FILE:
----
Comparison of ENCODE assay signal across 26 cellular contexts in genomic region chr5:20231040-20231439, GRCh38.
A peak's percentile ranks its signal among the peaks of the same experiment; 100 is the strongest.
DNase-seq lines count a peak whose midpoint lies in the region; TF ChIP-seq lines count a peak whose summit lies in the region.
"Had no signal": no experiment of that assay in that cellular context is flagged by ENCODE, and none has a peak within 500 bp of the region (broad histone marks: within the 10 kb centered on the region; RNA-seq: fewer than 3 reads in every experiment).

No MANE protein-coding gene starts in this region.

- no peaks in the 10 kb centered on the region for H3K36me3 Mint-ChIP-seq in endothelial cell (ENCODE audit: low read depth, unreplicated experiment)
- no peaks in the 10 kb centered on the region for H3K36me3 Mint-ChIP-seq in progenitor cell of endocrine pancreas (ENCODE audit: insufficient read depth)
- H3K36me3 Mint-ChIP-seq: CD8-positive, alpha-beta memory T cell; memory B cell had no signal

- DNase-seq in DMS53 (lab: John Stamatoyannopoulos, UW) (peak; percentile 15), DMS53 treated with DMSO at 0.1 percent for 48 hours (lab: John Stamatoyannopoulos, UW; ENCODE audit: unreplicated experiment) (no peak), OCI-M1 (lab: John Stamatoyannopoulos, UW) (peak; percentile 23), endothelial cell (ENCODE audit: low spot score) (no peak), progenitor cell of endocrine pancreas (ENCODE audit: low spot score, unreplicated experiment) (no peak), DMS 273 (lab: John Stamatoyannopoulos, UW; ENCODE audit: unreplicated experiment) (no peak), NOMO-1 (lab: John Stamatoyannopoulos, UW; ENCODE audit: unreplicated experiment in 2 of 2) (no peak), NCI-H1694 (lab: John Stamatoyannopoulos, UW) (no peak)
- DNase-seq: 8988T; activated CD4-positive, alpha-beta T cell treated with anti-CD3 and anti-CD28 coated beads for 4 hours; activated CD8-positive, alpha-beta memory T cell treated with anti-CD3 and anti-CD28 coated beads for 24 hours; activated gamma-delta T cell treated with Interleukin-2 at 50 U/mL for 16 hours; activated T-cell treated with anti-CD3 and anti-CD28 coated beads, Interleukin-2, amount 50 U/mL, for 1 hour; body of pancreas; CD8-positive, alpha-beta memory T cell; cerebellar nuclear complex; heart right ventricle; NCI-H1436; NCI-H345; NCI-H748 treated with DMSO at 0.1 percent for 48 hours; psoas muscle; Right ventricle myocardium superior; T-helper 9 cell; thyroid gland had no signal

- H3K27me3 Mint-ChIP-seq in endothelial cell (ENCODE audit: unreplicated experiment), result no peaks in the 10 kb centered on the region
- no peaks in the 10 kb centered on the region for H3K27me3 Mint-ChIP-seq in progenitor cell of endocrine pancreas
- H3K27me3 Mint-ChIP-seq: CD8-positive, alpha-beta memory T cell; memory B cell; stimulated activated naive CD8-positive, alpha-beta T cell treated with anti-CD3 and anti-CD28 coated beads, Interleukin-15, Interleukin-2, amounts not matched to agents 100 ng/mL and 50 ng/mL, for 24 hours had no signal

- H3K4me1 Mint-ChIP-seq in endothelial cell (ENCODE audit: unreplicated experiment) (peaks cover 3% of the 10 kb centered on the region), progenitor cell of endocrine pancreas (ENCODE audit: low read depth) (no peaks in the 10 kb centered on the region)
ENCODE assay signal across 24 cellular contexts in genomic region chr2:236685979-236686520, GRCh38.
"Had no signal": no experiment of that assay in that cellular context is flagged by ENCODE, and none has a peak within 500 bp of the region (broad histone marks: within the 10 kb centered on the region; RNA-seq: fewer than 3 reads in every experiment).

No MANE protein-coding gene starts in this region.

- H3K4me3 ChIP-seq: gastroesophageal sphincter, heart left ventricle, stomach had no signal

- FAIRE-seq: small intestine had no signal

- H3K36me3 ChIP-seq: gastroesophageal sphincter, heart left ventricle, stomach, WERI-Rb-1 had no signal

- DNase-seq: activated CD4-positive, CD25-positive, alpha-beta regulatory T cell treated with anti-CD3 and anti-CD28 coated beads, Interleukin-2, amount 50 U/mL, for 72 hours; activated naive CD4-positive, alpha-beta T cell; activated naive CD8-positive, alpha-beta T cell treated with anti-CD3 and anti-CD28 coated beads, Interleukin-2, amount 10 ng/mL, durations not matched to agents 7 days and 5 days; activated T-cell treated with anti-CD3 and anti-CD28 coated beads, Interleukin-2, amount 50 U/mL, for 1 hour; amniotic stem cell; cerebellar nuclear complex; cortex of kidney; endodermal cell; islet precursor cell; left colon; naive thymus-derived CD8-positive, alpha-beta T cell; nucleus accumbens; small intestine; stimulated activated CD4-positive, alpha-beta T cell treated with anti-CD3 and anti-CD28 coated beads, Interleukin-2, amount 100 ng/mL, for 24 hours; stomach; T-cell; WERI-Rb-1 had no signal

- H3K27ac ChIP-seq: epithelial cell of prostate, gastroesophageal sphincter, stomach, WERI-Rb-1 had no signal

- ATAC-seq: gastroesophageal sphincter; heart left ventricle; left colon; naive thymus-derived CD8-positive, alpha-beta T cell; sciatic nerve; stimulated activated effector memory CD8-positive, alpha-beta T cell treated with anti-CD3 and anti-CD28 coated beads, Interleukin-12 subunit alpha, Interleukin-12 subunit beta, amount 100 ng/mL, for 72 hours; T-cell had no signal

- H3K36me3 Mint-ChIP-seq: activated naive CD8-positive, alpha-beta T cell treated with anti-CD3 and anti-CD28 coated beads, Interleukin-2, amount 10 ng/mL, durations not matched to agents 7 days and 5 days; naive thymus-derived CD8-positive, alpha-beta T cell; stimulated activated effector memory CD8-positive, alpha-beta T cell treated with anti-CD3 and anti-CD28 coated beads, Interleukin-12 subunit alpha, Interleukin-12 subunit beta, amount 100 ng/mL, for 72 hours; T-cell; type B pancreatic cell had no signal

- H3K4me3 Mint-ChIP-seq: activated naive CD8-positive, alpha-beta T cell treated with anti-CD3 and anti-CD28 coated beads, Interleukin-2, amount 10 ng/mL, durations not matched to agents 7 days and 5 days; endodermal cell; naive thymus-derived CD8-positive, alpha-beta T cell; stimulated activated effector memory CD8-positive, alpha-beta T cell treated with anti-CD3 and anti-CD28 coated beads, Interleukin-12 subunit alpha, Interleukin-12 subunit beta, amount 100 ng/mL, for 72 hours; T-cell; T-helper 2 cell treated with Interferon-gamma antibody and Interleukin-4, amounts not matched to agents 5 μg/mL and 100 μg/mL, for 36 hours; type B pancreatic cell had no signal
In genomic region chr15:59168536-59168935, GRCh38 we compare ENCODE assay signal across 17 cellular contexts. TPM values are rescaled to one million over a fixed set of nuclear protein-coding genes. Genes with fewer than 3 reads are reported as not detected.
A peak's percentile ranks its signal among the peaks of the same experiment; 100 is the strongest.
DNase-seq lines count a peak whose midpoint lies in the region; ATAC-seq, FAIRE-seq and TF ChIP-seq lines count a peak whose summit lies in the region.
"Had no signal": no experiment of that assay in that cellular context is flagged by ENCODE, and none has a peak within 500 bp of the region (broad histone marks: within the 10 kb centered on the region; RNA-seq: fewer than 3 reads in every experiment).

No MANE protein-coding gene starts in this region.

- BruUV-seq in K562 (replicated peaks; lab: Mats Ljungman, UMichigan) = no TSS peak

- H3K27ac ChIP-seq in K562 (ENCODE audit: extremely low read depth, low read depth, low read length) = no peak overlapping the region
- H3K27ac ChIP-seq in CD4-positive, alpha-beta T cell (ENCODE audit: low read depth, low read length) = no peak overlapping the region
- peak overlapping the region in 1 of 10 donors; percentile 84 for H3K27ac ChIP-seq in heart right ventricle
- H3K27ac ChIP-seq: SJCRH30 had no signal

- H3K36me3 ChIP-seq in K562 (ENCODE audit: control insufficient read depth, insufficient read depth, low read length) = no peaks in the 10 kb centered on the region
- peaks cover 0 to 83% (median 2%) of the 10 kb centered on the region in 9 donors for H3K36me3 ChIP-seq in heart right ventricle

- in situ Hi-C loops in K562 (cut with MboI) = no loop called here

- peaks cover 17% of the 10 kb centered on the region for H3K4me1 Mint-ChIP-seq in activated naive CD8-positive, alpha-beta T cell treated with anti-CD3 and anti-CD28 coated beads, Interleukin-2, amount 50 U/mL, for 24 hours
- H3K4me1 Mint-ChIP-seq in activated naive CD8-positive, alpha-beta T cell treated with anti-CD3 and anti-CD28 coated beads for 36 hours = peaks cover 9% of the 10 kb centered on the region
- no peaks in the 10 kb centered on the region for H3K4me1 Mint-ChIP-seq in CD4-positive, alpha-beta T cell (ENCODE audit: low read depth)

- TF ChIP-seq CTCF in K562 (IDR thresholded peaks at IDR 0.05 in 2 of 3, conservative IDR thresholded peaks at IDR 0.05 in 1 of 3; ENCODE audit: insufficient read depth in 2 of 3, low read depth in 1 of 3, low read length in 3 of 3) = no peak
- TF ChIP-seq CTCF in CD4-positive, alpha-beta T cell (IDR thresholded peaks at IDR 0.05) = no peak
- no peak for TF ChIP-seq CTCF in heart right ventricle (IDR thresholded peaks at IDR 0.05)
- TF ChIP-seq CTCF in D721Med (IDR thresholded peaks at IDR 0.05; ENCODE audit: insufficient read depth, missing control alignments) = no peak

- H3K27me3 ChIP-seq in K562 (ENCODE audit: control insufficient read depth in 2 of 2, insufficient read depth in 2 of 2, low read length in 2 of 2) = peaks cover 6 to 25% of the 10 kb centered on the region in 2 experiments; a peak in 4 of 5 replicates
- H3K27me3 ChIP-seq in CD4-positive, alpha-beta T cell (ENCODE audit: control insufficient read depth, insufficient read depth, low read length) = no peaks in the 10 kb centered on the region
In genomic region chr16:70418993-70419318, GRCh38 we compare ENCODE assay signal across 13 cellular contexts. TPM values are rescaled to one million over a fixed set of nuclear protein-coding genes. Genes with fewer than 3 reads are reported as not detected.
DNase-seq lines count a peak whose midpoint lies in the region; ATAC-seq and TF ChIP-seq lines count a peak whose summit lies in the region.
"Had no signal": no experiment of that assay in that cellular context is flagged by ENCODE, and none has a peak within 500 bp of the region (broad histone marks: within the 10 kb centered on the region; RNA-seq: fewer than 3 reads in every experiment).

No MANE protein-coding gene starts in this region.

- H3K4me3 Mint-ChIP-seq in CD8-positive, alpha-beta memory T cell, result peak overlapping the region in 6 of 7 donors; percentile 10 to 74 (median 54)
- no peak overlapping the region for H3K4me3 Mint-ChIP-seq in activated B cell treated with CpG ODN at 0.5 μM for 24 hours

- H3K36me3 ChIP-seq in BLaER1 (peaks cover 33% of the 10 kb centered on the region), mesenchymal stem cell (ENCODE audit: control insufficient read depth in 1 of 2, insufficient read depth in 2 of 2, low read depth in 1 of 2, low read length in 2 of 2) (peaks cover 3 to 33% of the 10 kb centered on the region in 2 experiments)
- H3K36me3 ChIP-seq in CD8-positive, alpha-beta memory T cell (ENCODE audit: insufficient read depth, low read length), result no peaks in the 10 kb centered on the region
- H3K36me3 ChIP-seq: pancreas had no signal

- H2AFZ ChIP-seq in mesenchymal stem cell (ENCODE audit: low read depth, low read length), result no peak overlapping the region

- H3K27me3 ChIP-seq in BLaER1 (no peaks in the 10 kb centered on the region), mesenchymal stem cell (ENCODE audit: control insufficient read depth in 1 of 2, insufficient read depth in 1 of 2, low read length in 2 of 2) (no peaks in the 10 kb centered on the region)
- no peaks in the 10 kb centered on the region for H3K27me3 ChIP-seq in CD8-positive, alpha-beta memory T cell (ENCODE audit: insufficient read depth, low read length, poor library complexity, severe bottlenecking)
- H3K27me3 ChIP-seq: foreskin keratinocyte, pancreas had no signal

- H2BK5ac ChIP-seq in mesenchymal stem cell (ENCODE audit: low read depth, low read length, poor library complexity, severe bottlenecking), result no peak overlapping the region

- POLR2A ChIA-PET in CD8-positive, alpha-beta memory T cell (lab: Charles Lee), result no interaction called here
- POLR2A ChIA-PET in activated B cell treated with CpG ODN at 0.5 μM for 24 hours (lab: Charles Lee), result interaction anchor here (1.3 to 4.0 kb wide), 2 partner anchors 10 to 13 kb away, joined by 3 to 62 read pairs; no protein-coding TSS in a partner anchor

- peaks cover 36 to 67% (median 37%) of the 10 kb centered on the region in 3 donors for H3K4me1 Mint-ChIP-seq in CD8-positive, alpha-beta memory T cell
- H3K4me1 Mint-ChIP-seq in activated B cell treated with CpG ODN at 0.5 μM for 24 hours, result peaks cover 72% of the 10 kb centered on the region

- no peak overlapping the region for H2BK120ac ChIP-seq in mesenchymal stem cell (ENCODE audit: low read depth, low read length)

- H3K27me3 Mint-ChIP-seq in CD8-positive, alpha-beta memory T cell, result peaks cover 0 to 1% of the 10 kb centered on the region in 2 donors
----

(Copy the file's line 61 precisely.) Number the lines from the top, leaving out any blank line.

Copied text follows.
- H2BK5ac ChIP-seq in mesenchymal stem cell (ENCODE audit: low read depth, low read length, poor library complexity, severe bottlenecking), result no peak overlapping the region